I arrived in Paris in an early January afternoon; the city was bathed in a golden afternoon sun. I predominantly explored Paris on foot, and I suppose that I was, as Virginia Woolf would have suggested, “street haunting”. After rereading Jean Rhys’s magnificent Good Morning, Midnight in October, there grew a kind of urge in me to go back to Paris for the sake of aimlessly wandering about its cobbled stoned streets in such of creative inspiration. Paris transcends merely pretty buildings and novelty food; it is a curated museum of cultural significance, and by walking its streets, we too become part of its history. On city-walking, Lauren Elkin writes: “as we progress through the cityscape there comes a point when we are no longer just reacting: we are interacting, created anew by this interaction”.
My fascination with Paris predominantly comes from its rich literary history. Coined by Gertrude Stein, the Lost Generation refers to the group of American expats and artists who moved to Paris as an antidote to the aftermath of the First World War. The likes of T.S. Eliot, F Scott Fitzgerald, Picasso, James Joyce, and Ernest Hemingway to name a few circulated the various arrondissements and cafes whilst working on their respective projects. Playing host to some of the most brilliant minds of the 20th Century, Paris was the definitive cultural hotspot of Europe during the 1920s.
In my tour of literary Paris, perhaps the most significant visit was to Shakespeare & Co. bookstore, where the aforementioned writers would congregate and drink and discuss their work. I spent my first evening writing in the comfort of its cafe, facing the construction site that was the Notre Dame cathedral. As I’d been the year prior, it was a little jarring to see the integration of various building machinery and its stunning gothic architecture. After a few hours of pouring over the titles on offer and ashamedly playing with the resident cat, Aggie, I walked along the banks of the Seine, the City of Light glittering before me. I stopped for a glass of red in La Recyclerie before swiftly walking home to my Air BnB. I was very content.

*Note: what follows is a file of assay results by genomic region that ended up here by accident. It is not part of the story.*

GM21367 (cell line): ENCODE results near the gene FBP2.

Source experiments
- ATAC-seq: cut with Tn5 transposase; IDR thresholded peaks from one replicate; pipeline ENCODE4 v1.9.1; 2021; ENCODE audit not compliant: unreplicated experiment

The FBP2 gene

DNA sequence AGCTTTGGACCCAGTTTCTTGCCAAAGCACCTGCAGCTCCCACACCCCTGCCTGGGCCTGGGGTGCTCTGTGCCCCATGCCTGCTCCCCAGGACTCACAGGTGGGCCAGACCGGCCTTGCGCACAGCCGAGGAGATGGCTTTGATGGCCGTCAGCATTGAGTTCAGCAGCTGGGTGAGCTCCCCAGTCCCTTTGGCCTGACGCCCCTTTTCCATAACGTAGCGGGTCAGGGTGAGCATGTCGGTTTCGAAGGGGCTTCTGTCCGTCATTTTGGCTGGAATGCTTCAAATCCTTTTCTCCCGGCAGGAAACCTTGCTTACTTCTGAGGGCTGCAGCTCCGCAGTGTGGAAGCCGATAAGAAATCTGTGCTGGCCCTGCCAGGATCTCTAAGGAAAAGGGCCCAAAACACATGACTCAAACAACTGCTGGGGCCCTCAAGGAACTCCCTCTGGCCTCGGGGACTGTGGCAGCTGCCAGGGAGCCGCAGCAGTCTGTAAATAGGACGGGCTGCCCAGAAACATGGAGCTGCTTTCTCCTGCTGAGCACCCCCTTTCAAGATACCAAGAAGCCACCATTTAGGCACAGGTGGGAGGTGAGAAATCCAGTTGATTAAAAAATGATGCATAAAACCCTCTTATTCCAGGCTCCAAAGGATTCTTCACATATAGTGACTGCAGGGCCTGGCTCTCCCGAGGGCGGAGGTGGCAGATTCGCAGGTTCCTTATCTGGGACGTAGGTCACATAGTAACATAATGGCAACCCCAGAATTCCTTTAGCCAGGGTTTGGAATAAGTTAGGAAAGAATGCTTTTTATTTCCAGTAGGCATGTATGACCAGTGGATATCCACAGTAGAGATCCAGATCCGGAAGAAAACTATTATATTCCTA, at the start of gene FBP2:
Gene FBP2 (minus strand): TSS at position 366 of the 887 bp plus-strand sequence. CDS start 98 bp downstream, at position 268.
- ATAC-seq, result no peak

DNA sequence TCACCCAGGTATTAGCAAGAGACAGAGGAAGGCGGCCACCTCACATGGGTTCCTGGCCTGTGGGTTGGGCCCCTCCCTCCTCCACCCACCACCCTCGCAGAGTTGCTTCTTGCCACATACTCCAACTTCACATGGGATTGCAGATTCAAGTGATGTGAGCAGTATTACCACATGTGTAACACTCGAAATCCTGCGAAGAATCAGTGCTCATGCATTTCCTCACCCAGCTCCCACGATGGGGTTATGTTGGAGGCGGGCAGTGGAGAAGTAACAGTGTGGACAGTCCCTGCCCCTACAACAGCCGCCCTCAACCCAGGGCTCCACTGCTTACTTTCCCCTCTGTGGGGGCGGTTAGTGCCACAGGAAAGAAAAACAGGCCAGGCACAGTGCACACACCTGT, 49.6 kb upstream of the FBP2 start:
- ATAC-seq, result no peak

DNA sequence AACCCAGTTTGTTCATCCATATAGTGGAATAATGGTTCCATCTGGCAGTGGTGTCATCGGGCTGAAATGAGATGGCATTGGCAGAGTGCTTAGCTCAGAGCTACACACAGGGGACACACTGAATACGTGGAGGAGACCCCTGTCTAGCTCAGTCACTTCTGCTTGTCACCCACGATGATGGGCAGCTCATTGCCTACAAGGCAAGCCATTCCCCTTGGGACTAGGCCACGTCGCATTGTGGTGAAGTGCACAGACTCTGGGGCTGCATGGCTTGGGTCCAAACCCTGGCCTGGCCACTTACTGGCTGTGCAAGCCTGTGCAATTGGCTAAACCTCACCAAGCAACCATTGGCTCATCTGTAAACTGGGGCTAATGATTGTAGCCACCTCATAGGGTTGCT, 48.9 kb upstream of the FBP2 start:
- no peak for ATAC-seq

The following day saw me walk from Luxembourg Gardens to Musee D’Orsay, Rivoli 59 to Montmartre in time for catching the sunset. I had selectively come to the city in late January, partially for monetary reasons, predominantly as grow restless in the interim period between my January assessments and Spring semester. The city had a calm kind of quiet to it, and although the evenings saw the city come to life, the daytimes were peaceful and solitary. Being a flâneuse, a “female city-walker”, has historically an act of transgression; early 20th Century women bound by strict social conduct were not permitted to roam the streets freely.
Today, however, the conflict is a more internal one. There is a struggle in finding comfort in solitude or being alone, particularly as a woman. I won’t deny that going abroad alone feels initially strange, and I was certainly asked a lot about what it felt like. But I found a great deal of comfort in my own company, perhaps for the first time in quite some time. I became so consumed by writing and reading that any fear of being singled out quickly dissipated. On my final evening, I spent the early afternoon back in Shakespeare & Co. and ended up meeting two wonderful people who too, were by themselves.
After saying goodbye to my new friends, my final stop of the was in hopes of catching the Eiffel Tower alight. I waited in the early evening with little luck, before heading back to the nearest Metro station to get to Gard du Nord. I didn’t particularly mind though; the Paris I was interested in wasn’t soaring above the city or atop Montmartre. Instead, the Paris I had come to see was a feeling manifested in the alleys and bars alight with people and sound and music. I left the City of Light in the gathering darkness, with a renewed sense of curiosity and intrigue about the people I watched disappear from the comfort of my train seat.
Leave a Reply